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Articles tagged with: Diagnostic assays/markers/tests/test kits (See also Screening tests) –

Hemophilia diagnosis: how to test, what to know

March 2017—True, hemophilia is no longer commonly known as the “royal disease” (as it was when several generations of European rulers suffered from it). But in a January webinar, Dorothy M. Adcock, MD, gave some royally important suggestions regarding the laboratory diagnosis of hemophilia A and B.

HbA1c in CVD treatment: farewell to one size fits all

March 2017—Anchor. Central pillar. Cornerstone. It would be hard to find a weighty synonym for “linchpin” that hasn’t been used to describe HbA1c’s role in diabetes diagnosis and management since 2010, when the assay was recognized by key standard-setting organizations as the equal of fasting glucose and oral glucose tolerance testing in diabetes and prediabetes testing.

Latest TB testing guide set forth by ATS, CDC, IDSA

March 2017—Testing for latent Mycobacterium tuberculosis infection and active tuberculosis disease remained relatively unchanged for many years. Screening for latent infection depended on an initial positive tuberculin skin test, and evidence for active TB required a positive culture for M. tuberculosis complex. New tests altered this picture in the past five years. For diagnosis of latent infection, interferon-gamma release assays have taken a major role. And nucleic acid amplification testing is becoming a mainstay for establishing a diagnosis of TB.

One bug or prix fixe? Respiratory pathogen testers weigh in

February 2017—With the number of rapid, accurate molecular assays for respiratory pathogens growing, microbiology laboratories have more options than ever. They include, among others, Meridian Bioscience’s Illumigene assays for group A Streptococcus and pertussis and its newest assay, Mycoplasma Direct, as well as Alere’s assays for influenza A/B, respiratory syncytial virus, and Streptococcus on its i molecular platform. No longer are laboratories limited to inaccurate rapid antigen tests, weeks-long culture, or multi-pathogen panels.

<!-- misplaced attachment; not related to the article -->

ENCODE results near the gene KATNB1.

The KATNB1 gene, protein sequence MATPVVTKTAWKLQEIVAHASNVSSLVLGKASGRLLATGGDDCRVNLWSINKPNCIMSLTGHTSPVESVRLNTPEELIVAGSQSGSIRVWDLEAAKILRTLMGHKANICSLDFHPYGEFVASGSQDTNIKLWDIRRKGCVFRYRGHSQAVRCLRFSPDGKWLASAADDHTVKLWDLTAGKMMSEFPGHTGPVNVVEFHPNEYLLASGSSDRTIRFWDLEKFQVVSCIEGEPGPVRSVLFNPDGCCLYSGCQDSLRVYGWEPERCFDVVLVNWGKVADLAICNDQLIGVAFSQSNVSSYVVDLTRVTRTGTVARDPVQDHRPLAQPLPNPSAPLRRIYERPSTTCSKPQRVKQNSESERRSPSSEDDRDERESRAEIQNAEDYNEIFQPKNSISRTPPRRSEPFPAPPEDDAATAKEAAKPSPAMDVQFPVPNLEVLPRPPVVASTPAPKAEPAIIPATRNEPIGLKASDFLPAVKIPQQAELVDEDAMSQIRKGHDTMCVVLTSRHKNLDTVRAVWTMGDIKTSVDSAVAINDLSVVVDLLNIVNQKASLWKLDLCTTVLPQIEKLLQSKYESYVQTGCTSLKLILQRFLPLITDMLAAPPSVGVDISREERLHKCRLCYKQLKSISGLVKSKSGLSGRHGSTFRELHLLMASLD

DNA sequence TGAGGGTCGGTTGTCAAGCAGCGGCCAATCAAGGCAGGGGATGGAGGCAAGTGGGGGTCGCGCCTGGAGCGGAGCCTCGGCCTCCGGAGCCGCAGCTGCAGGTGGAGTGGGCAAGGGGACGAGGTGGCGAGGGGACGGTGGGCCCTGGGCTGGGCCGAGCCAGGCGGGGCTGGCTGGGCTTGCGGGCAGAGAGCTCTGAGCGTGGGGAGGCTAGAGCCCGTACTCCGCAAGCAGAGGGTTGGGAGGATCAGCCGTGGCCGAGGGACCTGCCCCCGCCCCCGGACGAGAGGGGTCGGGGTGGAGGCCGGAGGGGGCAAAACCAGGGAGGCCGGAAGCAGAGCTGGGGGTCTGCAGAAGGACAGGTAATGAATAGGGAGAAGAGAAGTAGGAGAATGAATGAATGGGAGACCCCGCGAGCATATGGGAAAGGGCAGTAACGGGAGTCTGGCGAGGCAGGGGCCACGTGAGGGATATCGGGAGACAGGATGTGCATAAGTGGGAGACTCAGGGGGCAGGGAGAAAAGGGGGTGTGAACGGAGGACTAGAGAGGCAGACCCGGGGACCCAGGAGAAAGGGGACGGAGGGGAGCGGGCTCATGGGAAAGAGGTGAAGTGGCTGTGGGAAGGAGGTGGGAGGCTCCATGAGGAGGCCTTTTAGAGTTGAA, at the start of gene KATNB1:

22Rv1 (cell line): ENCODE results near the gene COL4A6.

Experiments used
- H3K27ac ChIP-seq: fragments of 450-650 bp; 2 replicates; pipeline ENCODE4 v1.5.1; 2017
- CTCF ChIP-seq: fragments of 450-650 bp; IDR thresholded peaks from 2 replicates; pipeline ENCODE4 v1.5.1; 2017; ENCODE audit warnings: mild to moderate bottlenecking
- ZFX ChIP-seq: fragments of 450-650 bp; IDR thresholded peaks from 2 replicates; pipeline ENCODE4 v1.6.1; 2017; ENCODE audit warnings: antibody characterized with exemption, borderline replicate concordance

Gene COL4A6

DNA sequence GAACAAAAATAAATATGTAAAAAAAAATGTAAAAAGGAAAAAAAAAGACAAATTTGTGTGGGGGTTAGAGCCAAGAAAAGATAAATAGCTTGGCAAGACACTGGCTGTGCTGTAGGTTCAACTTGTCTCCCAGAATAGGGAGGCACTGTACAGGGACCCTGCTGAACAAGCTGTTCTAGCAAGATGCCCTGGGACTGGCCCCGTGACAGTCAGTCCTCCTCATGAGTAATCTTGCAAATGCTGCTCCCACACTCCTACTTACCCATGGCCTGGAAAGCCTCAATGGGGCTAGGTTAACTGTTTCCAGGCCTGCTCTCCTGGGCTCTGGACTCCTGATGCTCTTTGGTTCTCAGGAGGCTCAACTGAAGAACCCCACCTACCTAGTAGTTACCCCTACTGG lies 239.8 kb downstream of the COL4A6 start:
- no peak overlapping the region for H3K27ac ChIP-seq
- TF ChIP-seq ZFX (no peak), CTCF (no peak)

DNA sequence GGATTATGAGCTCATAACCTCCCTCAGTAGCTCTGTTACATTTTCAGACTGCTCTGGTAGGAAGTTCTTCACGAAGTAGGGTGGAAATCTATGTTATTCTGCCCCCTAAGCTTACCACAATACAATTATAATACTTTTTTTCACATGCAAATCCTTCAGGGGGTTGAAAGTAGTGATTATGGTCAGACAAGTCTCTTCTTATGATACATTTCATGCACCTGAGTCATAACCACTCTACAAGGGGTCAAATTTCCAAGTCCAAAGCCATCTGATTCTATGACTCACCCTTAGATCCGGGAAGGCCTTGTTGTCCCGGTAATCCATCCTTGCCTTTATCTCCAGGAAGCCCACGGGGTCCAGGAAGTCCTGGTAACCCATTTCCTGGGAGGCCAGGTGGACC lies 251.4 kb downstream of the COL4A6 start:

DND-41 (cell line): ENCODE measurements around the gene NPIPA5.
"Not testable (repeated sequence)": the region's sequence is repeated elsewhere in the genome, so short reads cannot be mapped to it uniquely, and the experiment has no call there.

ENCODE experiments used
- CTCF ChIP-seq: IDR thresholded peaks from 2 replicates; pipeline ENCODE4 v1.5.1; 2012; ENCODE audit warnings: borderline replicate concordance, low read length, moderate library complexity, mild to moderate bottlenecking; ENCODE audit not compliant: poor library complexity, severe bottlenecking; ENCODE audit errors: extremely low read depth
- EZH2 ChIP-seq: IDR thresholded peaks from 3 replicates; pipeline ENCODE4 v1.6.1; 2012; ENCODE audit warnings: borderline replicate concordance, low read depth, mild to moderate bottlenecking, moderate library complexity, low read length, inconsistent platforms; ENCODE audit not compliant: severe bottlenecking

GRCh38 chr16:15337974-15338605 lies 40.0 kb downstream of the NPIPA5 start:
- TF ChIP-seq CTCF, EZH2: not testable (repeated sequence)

Buzz, prospects build for heparin-induced thrombocytopenia test

January 2017—U.S. physicians and laboratories are anticipating the early 2017 launch of the HemosIL HIT-Ab(PF4-H) assay, which detects antibodies associated with heparin-induced thrombocytopenia. The new test from Instrumentation Laboratory, Bedford, Mass., is the first fully automated, on-demand assay for HIT.

With metagenomic sequencing, no pathogen can hide

January 2017—Detecting pathogenic organisms with PCR has become a staple of the clinical microbiology laboratory, so much so that it seems like it has always been there. A more advanced molecular technique—unbiased metagenomic next-generation sequencing—will increasingly become a part of infectious disease diagnosis because it has several advantages over PCR. While it will be demanding to perform at first, it, too, may become a standard method in the clinical microbiology laboratory.

Procalcitonin passes automation hurdle

December 2016—Matt Damon in Interstellar. Julia Roberts in The Player. Gene Hackman in Young Frankenstein. When movie stars appear in uncredited parts, it’s usually for a cameo, not a leading role. But in diagnostics, an uncredited or off-label use of an assay might be its main use—possibly even its most clinically important use.

Up next for MALDI-TOF mass spec: AFB, molds

November 2016—Behold the humble API strip, made of plastic, with multiple miniature test chambers, interpreted with the aid of a color chart, and long a mainstay of microbiology laboratories.

Epi proColon fires up hopes of capturing screening dodgers

November 2016—When a Hollywood producer forecasts box office receipts, or a public health official contemplates action against a deadly but preventable cancer, there’s one hypothetical that might make both shudder: What if you held a screening and nobody came?

Sequencing goes deep to find rubella in uveitis patient

November 2016—Metagenomic deep sequencing, or MDS, has scored another coup in the diagnosis of an unexplained disease in a patient who had already had extensive workup with all other available tools. MDS had been used in 2014 to detect unsuspected leptospirosis in a critically ill encephalitis patient, enabling appropriate treatment and full recovery. Now some of the same clinical scientists at the University of California San Francisco Medical Center who helped diagnose that patient have identified rubella virus infection in the eyes of a patient with bilateral chronic intraocular uveitis that had been misdiagnosed as idiopathic inflammation for 16 years.

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